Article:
And as far as bonding balsa to balsa and covering to balsa, it will be a mixed bag as I did not consistently think about it when I was covering the surfaces involved with bonding! So when it comes time to glue, I guess I'll have a learning experience!

Next steps:
Cover the fuse!
Sand and cover the wings!
Add some trim to improve appearance and help me with orientation (but don't wait until next Sunday to hit the LHS...)
Install hardware.
Fly!
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Old Feb 19, 2007, 12:18 PM
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Bailey, CO
Joined Apr 2006
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Color Scheme

Quote:
Originally Posted by Controlled Fall
<snip> At first I was going to keep it simple, just two colors. One for the wings, one for the fuse. I had read this article http://www.ultimatecharger.com/color.html
and was aware that there are techniques that help beginners like me, but I kept thinking to keep it simple. Until Bruce and dm started sharing most excellent coloring advice... <snip>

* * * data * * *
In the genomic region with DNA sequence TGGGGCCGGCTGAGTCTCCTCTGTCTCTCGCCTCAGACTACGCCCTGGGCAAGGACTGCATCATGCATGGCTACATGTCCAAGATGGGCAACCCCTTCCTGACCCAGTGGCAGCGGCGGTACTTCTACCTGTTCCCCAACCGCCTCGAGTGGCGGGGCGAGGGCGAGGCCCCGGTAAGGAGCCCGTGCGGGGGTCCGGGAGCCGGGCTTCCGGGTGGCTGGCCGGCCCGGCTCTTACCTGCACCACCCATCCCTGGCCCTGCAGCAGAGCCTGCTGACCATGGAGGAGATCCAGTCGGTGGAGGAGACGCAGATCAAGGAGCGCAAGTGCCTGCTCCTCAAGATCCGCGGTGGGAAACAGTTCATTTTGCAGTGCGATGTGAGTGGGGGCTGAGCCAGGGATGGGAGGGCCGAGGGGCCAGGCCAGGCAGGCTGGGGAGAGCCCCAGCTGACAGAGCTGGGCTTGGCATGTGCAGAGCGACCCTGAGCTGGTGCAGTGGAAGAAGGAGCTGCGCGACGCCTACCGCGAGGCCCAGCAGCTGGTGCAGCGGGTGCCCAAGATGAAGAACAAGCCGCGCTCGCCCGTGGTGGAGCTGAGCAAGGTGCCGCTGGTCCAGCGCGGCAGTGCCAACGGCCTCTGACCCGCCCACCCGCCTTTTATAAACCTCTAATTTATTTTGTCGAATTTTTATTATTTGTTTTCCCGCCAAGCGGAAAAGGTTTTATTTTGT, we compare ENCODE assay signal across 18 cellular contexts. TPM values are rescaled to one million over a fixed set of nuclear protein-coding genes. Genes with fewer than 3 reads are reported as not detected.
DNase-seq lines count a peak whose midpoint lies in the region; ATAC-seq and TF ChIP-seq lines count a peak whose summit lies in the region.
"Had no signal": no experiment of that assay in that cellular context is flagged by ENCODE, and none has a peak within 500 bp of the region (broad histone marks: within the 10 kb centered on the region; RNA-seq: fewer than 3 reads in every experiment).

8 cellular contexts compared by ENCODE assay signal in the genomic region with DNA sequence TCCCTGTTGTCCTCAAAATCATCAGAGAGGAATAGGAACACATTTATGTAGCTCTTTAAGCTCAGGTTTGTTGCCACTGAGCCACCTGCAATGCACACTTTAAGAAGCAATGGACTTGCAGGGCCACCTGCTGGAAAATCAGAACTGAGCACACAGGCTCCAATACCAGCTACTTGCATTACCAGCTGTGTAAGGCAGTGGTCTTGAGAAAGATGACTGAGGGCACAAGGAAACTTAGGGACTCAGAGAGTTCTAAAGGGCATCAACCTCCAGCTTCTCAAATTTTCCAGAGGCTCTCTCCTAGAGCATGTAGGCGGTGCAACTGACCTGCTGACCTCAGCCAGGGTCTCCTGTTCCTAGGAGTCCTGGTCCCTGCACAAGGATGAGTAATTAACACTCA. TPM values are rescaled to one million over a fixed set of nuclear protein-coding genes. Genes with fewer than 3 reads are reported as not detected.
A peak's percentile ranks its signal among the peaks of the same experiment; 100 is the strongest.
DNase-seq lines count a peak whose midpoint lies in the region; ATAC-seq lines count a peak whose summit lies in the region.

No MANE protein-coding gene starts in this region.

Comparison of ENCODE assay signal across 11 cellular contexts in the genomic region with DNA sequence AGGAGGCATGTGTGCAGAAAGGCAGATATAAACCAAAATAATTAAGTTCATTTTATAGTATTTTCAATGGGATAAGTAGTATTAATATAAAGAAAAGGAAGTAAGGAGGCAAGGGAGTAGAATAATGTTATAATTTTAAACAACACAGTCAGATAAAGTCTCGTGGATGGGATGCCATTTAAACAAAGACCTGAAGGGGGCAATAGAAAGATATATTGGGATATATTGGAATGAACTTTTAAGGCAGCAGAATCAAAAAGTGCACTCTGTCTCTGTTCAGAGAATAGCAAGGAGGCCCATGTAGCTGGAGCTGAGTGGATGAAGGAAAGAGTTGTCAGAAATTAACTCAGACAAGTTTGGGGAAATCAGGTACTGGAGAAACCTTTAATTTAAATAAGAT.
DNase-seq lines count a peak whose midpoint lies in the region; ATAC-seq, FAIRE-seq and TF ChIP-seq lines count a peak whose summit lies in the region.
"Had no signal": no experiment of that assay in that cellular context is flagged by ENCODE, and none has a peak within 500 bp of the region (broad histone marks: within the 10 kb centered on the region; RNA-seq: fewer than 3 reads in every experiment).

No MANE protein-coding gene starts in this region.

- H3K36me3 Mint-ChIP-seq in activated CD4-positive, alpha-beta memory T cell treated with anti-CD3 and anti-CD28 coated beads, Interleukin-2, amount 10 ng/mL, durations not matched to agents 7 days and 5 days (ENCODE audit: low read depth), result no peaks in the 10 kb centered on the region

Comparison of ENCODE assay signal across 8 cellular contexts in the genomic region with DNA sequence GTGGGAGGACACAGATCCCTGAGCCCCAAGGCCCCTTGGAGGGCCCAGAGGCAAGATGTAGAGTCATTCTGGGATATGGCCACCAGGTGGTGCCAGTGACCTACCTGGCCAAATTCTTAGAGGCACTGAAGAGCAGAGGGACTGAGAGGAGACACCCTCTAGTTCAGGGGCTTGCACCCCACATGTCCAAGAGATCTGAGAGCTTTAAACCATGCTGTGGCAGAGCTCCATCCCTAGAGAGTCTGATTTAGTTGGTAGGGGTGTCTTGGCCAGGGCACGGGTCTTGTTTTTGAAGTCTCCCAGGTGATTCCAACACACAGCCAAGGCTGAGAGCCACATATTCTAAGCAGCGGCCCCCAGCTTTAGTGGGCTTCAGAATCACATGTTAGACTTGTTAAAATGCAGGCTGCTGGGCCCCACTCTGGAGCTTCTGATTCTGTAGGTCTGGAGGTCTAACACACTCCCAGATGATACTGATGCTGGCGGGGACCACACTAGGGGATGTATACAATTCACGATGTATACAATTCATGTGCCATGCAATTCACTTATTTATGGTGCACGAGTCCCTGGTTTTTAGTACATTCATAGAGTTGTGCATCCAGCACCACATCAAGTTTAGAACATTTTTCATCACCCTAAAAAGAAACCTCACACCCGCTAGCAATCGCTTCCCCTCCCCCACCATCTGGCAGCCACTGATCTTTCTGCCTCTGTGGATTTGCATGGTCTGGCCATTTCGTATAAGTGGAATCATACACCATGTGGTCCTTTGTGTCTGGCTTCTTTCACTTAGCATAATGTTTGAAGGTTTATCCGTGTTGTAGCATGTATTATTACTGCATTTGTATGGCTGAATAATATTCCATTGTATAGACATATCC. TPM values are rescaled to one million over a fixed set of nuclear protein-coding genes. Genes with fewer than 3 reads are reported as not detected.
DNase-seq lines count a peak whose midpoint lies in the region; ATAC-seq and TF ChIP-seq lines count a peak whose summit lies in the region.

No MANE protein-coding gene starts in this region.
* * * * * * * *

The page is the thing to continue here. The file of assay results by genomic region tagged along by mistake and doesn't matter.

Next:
Dear Controlled,

I know the fellow that wrote the "Coloring R/C Aircraft" article personally. Dr. Suding and I used to work together at Lockheed Martin. He is one of those guys you meet that you instantly know is a million times smarter than most people!

Don't get wrapped around the axle worrying about a high-visibility color scheme. A simple color scheme has the virtue of being easier to repair. I have attached a suggested scheme in the colors you have, blue and orange. Please pardon the crudity of the drawing. I donít have a Dandy so the proportions are off. You can doll the plane up with MonoKote/Coverite peel-and-stick trim sheets. I have a star template that I really like. All my planes have stars.

I took a look at the Mountain Models Dandy video. Wow! That is a heck of a good flying three-channel plane!

Thanks, Bruce
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Old Feb 20, 2007, 11:41 AM